Adults often reminisce about their carefree childhood. They forget that those days were not always so stress-free. Children don’t have to worry about paying the bills or losing their jobs like adults do—but there is plenty in life that might be concerning them, including:
Too much going on. Many children leave school and go directly to sports, music lessons, or other activities. Extracurricular activities can provide many benefits, but if your child has no downtime, they can also cause stress.
Disagreements with friends. Children have arguments with their friends just like adults do. They need to learn ways to deal with their disagreements without losing their close friends.
Fears about the world around them. Stories about school violence, natural disasters, and political turmoil are prominent on every news source. The Internet makes it difficult for parents to control when and how their kids hear such information, which can cause significant worry for some.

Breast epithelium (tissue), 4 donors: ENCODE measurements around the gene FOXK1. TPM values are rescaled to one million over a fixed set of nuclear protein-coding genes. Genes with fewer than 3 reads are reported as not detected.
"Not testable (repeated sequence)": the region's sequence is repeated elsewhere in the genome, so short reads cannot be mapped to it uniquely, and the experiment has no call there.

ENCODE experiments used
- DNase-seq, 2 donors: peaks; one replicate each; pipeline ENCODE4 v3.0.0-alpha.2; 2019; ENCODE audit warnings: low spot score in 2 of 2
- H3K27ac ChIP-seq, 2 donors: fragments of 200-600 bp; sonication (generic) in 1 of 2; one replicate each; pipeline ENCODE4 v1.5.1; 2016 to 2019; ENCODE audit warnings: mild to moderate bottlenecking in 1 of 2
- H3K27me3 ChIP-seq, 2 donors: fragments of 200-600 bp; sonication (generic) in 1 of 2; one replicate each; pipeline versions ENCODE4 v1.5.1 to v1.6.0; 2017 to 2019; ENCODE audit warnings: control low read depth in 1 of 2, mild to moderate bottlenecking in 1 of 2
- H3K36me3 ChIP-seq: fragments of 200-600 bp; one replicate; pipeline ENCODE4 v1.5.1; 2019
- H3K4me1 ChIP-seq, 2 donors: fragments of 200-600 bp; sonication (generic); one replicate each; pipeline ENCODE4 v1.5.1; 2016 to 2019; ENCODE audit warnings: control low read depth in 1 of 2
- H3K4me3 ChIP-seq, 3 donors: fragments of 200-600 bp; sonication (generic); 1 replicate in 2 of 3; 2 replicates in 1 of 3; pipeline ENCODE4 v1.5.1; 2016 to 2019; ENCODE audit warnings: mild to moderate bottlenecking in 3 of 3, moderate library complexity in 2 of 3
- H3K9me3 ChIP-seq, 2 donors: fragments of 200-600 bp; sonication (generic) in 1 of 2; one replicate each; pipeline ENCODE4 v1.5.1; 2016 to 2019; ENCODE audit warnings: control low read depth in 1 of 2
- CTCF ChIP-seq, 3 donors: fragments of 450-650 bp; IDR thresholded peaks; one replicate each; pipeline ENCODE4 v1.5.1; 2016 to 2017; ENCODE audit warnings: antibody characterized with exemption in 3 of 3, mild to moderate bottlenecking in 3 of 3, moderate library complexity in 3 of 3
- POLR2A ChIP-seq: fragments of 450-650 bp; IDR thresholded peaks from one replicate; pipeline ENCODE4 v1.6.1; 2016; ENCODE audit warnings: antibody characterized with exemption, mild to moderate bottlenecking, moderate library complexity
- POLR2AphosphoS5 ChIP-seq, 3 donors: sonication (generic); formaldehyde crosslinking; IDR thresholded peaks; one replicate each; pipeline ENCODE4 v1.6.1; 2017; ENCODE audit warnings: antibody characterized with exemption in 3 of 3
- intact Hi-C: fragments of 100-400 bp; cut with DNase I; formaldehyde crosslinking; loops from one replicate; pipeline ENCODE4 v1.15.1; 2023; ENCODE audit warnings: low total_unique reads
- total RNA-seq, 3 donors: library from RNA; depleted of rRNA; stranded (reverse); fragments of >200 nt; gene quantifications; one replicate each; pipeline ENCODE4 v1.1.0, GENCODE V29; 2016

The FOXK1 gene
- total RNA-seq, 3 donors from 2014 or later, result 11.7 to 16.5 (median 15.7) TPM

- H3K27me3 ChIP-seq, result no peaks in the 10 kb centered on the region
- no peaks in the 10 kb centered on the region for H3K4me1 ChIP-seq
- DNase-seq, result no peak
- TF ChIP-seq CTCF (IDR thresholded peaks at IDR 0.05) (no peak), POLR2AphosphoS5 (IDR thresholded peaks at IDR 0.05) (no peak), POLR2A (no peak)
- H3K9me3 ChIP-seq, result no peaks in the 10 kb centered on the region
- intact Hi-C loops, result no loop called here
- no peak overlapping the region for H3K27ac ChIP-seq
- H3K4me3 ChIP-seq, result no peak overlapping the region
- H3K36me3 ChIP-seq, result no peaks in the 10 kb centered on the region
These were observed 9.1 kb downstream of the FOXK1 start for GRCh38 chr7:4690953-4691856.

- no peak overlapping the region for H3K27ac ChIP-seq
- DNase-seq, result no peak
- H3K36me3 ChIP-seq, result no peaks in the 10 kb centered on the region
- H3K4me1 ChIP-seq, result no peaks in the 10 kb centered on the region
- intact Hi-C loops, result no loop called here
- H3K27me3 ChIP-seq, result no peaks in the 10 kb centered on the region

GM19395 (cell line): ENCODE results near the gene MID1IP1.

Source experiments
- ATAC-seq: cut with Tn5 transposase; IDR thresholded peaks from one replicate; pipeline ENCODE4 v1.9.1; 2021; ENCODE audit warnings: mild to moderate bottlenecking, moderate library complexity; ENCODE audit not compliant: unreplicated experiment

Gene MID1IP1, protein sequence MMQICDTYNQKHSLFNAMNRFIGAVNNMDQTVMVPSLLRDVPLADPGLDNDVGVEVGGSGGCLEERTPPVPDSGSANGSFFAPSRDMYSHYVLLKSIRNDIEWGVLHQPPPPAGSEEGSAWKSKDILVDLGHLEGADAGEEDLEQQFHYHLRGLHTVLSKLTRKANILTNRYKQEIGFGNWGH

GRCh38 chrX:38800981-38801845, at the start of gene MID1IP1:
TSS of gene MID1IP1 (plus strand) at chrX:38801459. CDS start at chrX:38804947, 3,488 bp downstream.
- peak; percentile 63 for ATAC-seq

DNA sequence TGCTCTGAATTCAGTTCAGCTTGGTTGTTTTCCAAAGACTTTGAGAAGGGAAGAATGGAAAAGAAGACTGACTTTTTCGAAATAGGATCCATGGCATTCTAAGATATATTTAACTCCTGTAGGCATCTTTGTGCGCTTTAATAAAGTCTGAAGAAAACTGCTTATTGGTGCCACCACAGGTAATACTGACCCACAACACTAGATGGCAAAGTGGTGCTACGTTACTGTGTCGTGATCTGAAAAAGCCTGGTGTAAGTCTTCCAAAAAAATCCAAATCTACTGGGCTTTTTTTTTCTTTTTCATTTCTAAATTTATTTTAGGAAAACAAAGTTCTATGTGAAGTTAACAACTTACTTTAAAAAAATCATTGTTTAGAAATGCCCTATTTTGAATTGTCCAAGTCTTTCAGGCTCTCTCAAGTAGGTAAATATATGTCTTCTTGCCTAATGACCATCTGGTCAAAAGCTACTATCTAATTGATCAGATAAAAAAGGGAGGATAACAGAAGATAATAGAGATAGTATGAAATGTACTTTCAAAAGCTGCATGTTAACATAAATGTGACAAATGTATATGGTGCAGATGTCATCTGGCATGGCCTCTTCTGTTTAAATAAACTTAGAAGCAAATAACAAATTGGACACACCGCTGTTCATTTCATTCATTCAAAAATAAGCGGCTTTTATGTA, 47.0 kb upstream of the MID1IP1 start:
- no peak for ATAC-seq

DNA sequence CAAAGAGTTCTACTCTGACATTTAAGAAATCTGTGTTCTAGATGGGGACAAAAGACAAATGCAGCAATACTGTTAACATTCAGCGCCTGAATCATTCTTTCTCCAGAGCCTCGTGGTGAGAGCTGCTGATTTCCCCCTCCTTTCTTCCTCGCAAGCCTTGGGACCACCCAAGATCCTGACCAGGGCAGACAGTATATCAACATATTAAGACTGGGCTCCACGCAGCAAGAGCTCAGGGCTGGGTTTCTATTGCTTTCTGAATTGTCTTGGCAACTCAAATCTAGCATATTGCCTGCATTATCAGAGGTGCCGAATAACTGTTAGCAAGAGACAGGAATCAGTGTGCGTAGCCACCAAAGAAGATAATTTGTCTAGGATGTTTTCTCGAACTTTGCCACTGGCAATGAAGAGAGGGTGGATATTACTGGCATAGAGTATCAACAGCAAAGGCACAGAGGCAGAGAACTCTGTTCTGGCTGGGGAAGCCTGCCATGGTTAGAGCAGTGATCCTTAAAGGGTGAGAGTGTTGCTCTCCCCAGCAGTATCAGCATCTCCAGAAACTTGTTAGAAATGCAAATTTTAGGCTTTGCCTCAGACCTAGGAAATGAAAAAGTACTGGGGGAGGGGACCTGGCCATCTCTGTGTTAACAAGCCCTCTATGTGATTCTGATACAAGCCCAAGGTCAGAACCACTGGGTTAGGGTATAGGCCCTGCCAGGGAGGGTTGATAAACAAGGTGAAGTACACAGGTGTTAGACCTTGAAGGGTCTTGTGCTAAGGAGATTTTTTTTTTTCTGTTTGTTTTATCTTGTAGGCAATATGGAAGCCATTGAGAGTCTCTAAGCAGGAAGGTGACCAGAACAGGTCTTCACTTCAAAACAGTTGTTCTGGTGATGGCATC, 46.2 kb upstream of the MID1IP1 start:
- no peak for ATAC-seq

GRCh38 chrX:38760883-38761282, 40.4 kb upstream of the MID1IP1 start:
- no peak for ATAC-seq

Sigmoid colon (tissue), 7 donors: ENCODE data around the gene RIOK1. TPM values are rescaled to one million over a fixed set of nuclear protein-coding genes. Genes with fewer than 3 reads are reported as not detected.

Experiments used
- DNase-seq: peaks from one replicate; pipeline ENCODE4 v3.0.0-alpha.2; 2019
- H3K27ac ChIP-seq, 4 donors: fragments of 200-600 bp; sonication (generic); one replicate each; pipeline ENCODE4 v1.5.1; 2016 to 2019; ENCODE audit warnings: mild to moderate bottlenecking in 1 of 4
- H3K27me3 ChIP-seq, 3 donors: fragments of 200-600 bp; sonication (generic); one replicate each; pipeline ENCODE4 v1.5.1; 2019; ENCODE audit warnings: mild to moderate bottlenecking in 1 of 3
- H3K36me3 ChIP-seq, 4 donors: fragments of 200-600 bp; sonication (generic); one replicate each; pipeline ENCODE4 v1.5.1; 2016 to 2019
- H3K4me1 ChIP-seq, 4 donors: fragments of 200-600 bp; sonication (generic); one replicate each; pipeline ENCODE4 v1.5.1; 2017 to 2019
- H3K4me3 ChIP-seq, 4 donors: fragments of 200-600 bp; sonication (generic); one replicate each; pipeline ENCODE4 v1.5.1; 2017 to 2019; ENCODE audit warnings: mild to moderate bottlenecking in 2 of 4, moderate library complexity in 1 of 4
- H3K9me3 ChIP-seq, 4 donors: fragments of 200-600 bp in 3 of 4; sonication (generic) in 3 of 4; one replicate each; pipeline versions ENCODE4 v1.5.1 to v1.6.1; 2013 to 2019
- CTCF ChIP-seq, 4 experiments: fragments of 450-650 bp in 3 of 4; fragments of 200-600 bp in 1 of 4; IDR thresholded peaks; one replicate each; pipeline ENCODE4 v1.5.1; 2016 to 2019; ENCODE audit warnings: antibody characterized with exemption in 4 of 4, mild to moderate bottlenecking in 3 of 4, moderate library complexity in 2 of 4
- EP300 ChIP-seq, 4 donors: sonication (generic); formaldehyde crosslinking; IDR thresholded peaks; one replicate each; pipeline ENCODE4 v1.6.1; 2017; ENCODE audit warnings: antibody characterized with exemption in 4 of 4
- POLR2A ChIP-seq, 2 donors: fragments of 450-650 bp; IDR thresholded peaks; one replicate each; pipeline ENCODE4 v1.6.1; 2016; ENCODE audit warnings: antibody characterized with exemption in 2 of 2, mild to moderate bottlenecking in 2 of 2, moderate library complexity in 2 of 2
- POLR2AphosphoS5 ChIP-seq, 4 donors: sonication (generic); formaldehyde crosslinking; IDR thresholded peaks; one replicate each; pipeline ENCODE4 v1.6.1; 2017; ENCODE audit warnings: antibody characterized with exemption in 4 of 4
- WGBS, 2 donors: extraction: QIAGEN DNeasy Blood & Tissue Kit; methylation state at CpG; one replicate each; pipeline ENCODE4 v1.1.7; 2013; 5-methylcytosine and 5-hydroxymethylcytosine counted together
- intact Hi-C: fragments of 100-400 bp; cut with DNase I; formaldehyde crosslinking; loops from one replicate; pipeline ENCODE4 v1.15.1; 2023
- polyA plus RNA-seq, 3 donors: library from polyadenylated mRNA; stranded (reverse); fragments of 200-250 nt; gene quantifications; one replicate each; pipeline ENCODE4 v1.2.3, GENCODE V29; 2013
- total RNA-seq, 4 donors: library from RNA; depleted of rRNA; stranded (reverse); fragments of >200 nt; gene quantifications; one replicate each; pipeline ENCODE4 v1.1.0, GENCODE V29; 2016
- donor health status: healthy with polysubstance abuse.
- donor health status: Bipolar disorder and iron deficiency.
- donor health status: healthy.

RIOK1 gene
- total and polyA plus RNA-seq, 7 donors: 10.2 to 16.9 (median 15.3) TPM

Concern about school performance. Most children experience stress about how they’re doing in school at some points. Struggling students in particular can spend much of their day feeling inept. They need help figuring out what the root of the school problems are and figuring out what to do about them.
What can parents do to help? If you notice that your child seems unusually stressed or unhappy, talk to her about it. Use a tone that conveys that you genuinely care about what is happening rather than a “What is it now?” kind of tone. Children, particularly boys, often have trouble expressing their emotions, and helping them identify their feelings can be helpful. You can say, “You seem to be worried about something. What’s on your mind?” This may open the door for a heart-to-heart conversation about what your child is finding stressful.
As well, help your child think of positive ways to relieve his stress. Children need exercise and creative play time. They might need a healthy snack or to get some extra rest. Encourage your child to do something really fun that takes his mind off his worries.
And if you think the stress is school-related, seek help for your child there. Call your child’s teacher or the school psychologist to ask for a meeting.